Unlike the April 8, 1974, game where Aaron broke Ruth’s home-run record, the moments following this achievement were relatively subdued. “Aaron, after a brief examination of the ball [that he hit to set the record], flipped it to General Manager Jim Baumer, who made sure it would be headed to Cooperstown and the Hall of Fame,” wrote Lou Chapman in The Sporting News.3
The Tigers continued trying to make a game of it in the fifth. With two out, speedster Ron LeFlore walked, stole second, and advanced to third when Brewers catcher Porter became the latest in a long line of backstops who made throwing errors trying to gun LeFlore down at second. Horton singled to score Leflore and tie the game, 3-3.
Milwaukee took control of the game for good with five runs in the bottom of the inning. Money led off with a single off eventual losing pitcher Ray Bare and scored quickly on Yount’s double. Two outs later, Aaron began his effort to make his RBI record unbreakable by driving Yount home with a two-bagger of his own. Porter made up for his error by tripling in Aaron, and then scoring on an error by second baseman Sutherland, who was trying to cut Porter down at third. (Detroit committed four errors in the game while Milwaukee made three.) Hegan got in on the scoring fun by walking, stealing second, and then crossing the plate when Pedro Garcia blasted a triple of his own. The Brewers led, 8-3.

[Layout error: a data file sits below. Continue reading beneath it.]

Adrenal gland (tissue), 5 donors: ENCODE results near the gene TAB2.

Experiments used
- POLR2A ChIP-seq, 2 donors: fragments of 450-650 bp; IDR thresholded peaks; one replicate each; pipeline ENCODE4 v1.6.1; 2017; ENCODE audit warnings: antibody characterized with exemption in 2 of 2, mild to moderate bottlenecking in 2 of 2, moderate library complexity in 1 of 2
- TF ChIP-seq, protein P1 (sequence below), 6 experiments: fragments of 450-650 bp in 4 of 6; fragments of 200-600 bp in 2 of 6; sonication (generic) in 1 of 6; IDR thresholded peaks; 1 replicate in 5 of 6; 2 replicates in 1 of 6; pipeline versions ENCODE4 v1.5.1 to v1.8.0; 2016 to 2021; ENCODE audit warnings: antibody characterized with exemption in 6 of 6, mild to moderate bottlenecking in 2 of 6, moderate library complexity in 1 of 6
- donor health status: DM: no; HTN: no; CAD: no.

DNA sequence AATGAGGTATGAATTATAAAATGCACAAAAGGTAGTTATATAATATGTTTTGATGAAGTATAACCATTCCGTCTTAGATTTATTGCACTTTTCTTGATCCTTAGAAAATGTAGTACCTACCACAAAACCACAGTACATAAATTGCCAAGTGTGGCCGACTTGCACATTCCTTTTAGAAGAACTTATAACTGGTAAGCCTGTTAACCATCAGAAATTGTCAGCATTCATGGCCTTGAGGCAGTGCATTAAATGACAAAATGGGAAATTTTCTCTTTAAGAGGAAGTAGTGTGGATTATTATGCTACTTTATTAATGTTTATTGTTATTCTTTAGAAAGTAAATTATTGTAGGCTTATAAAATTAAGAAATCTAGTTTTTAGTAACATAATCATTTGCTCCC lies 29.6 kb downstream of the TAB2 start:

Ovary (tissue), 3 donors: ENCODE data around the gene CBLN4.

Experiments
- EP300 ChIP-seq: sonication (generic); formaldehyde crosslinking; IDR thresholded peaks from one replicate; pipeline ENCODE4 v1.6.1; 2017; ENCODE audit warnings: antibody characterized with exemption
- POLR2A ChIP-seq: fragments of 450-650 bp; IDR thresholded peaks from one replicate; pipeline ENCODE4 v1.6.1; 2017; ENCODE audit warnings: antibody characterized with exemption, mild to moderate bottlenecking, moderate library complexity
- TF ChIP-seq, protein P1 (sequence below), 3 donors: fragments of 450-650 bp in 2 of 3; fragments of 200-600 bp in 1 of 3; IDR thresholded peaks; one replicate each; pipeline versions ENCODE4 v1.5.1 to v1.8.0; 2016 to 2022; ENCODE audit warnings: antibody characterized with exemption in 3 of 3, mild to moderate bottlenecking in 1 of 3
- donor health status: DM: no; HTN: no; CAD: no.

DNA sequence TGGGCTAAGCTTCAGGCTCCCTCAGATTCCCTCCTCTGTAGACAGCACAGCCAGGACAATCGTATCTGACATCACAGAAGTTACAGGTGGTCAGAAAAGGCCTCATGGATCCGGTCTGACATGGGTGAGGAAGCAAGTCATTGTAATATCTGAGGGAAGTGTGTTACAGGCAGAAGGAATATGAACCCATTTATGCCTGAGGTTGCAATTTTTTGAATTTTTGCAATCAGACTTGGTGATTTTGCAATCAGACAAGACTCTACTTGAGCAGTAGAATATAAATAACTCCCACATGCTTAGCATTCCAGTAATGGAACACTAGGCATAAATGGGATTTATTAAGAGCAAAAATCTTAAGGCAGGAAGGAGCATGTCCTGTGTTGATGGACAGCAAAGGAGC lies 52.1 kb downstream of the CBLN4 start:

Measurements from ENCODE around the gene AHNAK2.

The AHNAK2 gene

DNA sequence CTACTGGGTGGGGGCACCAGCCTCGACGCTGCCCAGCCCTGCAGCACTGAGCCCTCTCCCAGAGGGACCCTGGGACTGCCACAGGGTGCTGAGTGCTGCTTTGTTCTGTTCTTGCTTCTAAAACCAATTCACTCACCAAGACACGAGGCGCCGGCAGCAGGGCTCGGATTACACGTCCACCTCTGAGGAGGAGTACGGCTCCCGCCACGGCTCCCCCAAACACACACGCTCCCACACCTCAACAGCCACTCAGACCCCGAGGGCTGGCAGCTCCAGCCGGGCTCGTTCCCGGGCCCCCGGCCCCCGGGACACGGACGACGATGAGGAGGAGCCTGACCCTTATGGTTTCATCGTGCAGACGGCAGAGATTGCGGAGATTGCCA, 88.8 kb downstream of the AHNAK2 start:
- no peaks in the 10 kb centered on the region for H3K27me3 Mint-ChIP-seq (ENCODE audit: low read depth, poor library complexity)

The only thing better than scoring five runs in one inning is scoring five runs in another one, and that’s exactly what the Brewers did in the seventh. Aaron led off with a single — even he couldn’t drive in a run if he was the first batter in the inning — after which manager and former teammate Del Crandall removed him from the game after a 4-for-4 performance for pinch-runner Bobby Mitchell. Pitcher Tom Makowski’s error on a ball hit back to the mound allowed Porter to reach and Mitchell to advance to second; both moved up on Rob Ellis’s sacrifice (Ellis replaced Hegan in left field in the sixth). Garcia’s fly ball scored Mitchell and moved Porter up to third. Bob Coluccio walked and, with runners on first and third, Money singled to score Porter.
At this point, the Brewers had hit singles, doubles, and triples, but were a home run away from a team cycle for the game. Yount took care of that with a three-run shot that scored Coluccio and Money ahead of him. After seven, it was a 13-3 laugher for Milwaukee.